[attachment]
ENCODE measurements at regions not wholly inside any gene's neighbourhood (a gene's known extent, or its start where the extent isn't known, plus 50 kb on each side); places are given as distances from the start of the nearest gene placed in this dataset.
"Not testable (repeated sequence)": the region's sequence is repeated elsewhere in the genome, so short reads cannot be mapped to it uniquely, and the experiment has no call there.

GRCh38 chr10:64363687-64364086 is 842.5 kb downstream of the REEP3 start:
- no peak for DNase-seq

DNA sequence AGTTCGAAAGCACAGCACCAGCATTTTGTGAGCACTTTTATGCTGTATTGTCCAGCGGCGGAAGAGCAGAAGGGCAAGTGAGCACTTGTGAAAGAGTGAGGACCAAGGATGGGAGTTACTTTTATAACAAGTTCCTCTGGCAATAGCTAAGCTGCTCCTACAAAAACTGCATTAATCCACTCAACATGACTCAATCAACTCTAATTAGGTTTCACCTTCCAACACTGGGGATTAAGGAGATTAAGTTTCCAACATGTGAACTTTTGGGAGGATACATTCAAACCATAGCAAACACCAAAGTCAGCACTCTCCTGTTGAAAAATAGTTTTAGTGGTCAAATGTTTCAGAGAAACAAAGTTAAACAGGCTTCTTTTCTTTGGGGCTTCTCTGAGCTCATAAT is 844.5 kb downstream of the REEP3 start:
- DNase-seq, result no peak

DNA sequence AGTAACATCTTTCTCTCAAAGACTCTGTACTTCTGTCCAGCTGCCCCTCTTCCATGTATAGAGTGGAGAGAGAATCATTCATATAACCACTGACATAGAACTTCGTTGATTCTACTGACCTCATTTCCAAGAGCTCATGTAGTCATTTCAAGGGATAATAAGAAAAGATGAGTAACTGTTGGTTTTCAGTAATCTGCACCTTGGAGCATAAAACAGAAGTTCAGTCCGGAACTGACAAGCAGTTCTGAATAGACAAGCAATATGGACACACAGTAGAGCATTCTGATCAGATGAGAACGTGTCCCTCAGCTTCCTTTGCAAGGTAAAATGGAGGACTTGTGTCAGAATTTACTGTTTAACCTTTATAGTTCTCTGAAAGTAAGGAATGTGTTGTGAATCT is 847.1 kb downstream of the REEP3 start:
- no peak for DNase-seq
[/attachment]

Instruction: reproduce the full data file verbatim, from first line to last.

ENCODE measurements at regions not wholly inside any gene's neighbourhood (a gene's known extent, or its start where the extent isn't known, plus 50 kb on each side); places are given as distances from the start of the nearest gene placed in this dataset.
"Not testable (repeated sequence)": the region's sequence is repeated elsewhere in the genome, so short reads cannot be mapped to it uniquely, and the experiment has no call there.

GRCh38 chr10:64363687-64364086 is 842.5 kb downstream of the REEP3 start:
- no peak for DNase-seq

DNA sequence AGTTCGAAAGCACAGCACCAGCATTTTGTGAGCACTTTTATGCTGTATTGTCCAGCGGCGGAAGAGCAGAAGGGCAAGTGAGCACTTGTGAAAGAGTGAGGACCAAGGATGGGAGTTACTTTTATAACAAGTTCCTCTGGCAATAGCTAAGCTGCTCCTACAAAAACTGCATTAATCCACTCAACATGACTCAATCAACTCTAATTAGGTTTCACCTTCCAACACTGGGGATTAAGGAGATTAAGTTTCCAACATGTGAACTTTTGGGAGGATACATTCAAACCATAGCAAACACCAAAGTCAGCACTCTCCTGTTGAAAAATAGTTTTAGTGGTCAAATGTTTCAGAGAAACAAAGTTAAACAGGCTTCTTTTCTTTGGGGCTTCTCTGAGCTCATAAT is 844.5 kb downstream of the REEP3 start:
- DNase-seq, result no peak

DNA sequence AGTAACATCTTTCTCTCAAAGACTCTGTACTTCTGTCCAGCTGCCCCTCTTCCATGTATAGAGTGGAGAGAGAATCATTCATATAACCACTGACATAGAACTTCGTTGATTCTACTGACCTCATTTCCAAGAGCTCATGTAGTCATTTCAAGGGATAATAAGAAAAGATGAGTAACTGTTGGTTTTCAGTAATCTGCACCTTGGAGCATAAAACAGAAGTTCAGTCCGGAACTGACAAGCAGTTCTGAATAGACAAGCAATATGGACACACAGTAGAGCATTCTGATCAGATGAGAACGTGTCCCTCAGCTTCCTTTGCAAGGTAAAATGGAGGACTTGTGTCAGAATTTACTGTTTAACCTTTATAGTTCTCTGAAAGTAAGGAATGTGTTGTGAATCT is 847.1 kb downstream of the REEP3 start:
- no peak for DNase-seq